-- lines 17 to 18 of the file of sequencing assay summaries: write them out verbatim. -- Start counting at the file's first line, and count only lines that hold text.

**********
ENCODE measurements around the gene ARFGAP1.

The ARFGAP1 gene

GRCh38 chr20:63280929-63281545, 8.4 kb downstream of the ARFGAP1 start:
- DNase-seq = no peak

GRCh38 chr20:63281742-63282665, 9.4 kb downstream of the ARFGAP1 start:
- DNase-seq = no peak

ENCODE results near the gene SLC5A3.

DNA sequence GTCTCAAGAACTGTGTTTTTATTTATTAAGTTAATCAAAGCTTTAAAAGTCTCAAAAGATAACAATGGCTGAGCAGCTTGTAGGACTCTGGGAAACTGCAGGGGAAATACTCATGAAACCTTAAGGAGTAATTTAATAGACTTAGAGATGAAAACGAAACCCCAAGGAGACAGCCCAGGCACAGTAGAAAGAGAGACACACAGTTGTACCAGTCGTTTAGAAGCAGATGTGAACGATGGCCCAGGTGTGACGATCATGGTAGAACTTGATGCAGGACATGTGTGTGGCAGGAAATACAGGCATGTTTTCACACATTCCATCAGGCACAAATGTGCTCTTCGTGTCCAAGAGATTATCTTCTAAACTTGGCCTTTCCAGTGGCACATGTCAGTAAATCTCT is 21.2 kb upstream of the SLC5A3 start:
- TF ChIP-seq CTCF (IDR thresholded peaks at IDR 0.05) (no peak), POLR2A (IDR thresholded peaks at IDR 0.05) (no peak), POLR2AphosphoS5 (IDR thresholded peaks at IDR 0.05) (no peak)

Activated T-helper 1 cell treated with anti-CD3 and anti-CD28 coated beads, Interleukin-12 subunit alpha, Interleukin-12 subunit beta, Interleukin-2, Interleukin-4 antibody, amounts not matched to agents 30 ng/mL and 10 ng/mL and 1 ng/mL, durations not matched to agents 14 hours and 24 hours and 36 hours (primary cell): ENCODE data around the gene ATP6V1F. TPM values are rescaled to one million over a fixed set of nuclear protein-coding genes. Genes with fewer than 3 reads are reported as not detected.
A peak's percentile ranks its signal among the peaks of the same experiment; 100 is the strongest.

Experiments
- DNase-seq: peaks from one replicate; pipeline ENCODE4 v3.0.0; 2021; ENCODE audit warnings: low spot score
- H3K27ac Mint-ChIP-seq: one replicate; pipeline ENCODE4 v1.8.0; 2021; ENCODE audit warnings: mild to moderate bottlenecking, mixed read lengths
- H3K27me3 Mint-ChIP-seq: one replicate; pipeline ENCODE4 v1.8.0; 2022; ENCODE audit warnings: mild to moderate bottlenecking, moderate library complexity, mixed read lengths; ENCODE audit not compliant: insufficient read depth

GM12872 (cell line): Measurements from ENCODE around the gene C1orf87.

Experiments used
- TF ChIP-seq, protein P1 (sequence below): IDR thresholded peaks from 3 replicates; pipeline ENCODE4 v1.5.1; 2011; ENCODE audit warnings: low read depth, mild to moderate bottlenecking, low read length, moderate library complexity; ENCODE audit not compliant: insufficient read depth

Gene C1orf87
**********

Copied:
Experiments used
- TF ChIP-seq, protein P1 (sequence below): IDR thresholded peaks from 3 replicates; pipeline ENCODE4 v1.5.1; 2011; ENCODE audit warnings: low read depth, mild to moderate bottlenecking, low read length, moderate library complexity; ENCODE audit not compliant: insufficient read depth